Art and Memory. Petra Vlasman
DISSOLVED / TRIBUTES
From November, 7, 2020 until March, 28, 2021
Image culture exists somewhere between fact and fiction. As easy as it is to manipulate virtually any aspect of an image, I never alter my analog optical illusions with digital editing.
I keep my eyes busy and collect and make photographs every day. Lately, I have added to this collection ‘objets trouvés’ (natural or discarded objects found by chance) and objects that have been passed on for generations in my family.
I bring these photographs and objects with me during long walks and look for places where the landscape witnessed historical events.
With nature as my backdrop, I play with flat images that I cut out, tear apart and reassemble. I then add the bulky objects to these collages and photograph them, before disassembling the ‘assemblages’. The process allows me to create imagined realities and impossible sculptures only visible through the camera’s eye.
Automatism drives my work, as I incorporate spontaneous associations and coincidence, and welcome alienating outcomes. Disorientation and confusion help me to blur the boundaries between reality and fiction. I aim to make the spectator question what they see.
The creative process resembles my own experience of sifting through layers of truths within myself, with reference to my family’s past. I seek out the lost experiences of exiled generations in my family. I use these memories as material to pay tribute to their steadfastness in their beliefs and values in times of oppression and hardship.
I wish to fathom the intangible, break the cycle of silence in my family and pay tribute through spirited and sometimes even whimsical ‘trompe-l’oeil’ still lifes that give way to a less charged future for my children.
During these months that many of us are more at home than usual, you may have noticed that you are more in touch with your belongings in your house and that these things have become more important to you.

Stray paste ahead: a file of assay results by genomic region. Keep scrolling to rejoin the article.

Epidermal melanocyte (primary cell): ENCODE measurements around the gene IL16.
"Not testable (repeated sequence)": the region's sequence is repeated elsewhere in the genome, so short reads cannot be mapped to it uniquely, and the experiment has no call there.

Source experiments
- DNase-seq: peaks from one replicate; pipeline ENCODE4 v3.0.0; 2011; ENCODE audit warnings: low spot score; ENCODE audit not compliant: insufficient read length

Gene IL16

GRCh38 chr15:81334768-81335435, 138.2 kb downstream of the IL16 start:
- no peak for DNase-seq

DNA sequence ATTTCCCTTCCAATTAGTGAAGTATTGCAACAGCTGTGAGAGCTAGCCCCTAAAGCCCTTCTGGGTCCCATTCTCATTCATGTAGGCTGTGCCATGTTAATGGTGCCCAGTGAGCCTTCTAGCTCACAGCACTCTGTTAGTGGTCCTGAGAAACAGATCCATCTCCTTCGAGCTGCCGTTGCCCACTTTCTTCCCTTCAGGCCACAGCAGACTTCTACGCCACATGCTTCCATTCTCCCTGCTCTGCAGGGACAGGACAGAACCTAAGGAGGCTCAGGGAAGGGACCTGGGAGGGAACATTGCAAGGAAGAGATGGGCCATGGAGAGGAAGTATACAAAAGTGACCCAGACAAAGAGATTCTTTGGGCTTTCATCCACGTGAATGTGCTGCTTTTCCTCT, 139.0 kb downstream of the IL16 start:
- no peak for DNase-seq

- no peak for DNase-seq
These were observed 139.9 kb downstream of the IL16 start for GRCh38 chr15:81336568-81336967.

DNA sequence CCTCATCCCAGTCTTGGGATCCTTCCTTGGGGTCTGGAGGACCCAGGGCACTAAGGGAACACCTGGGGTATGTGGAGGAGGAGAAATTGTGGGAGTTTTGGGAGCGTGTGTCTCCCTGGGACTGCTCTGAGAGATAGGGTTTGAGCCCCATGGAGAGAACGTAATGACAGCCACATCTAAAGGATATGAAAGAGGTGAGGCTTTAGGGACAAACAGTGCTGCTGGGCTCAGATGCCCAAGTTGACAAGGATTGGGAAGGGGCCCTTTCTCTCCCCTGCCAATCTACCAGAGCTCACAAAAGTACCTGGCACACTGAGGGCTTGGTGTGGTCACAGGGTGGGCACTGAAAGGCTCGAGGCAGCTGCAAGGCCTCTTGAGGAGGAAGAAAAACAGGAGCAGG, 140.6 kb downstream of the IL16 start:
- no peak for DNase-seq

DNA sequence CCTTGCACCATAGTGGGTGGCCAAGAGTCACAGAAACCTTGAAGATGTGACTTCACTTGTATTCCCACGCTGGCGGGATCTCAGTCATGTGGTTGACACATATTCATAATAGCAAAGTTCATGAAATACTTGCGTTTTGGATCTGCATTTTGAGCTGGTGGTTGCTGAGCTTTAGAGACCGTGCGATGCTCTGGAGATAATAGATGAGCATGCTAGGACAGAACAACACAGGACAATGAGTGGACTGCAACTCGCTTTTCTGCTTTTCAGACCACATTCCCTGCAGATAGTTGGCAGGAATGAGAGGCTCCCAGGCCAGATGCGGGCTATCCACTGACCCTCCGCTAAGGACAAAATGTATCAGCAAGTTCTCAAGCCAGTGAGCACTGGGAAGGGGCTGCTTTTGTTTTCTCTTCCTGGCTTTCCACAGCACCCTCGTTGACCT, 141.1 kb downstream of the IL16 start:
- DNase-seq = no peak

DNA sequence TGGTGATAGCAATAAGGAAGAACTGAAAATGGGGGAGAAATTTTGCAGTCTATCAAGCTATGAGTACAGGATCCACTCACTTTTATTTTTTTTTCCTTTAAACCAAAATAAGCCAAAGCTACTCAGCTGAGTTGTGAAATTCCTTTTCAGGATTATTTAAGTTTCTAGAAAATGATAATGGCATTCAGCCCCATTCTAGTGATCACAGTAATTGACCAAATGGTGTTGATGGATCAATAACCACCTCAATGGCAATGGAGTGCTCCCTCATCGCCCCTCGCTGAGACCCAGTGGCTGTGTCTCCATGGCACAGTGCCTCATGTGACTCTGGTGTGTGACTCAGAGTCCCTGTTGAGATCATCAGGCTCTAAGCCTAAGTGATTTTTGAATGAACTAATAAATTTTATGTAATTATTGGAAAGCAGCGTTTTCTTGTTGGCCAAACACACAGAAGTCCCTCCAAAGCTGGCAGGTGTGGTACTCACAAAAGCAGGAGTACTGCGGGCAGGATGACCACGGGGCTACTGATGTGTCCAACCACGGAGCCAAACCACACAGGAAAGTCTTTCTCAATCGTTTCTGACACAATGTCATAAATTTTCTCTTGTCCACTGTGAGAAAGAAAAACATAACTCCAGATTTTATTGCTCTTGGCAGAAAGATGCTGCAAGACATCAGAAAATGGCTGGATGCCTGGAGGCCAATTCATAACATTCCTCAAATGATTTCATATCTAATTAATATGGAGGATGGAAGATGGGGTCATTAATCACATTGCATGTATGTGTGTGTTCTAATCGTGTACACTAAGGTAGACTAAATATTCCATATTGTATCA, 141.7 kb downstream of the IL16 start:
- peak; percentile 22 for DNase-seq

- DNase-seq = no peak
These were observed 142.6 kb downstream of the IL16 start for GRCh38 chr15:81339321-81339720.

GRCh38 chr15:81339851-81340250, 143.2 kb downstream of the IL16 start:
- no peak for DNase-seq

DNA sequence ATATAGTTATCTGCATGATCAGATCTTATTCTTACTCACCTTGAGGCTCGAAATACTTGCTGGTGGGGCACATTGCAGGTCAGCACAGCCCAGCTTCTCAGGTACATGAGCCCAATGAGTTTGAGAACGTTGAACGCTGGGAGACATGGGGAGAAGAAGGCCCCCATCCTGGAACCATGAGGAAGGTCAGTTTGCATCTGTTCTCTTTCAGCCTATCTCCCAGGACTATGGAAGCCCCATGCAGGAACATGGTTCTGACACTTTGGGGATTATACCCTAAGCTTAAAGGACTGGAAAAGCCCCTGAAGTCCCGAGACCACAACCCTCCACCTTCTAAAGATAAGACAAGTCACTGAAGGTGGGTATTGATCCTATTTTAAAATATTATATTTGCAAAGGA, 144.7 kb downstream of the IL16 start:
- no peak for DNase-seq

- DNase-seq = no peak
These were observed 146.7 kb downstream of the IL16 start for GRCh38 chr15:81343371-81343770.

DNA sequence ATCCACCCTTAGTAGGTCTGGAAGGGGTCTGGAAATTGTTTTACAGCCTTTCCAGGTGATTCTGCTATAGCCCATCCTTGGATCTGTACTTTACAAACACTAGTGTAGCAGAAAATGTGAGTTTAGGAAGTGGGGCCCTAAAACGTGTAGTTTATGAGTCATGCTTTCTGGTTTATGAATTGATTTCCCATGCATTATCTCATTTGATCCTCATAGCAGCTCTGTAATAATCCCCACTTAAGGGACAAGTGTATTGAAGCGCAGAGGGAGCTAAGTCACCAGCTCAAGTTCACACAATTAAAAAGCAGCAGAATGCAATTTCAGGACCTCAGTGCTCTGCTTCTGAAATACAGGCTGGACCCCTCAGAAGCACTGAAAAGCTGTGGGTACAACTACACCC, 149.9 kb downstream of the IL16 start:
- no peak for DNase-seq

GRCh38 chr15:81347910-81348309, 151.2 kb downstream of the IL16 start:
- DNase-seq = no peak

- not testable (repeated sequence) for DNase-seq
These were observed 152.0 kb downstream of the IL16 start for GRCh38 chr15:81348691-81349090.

The objects around us are an intrinsic part of our lives. They coexist with us, are silent partners, and maintain memories and interpretations of the experiences we live.
These objects can become something to hold on to, they can provide us with comfort, hope, resilience, encouragement, a purpose, or a sense of connection when they are associated with an experience that has a major impact on our lives.
In this group exhibition you will see objects, with their associated stories, that the artist Petra Vlasman has been collecting after calling for citizen participation.
Thanks to the participants who have shared the intimate vision of a part of their lives with us, this collection of tributes to important life experiences has been formed.
Does an object come to your mind that you have at home and that contains an attached memory, a value or a personal meaning for you?
If you want to participate, you can join the next exhibition!
Just take a picture of your object and answer these questions:
1. Can you describe your object?
2. What year is it from and where does it come from?
3. Why is this object important to you? What does it mean to you (what values does it represent) and what is it for?
4. Can you provide a title that summarizes the answers to these first three questions?
Send me your photo and your answers; I will treat them with respect!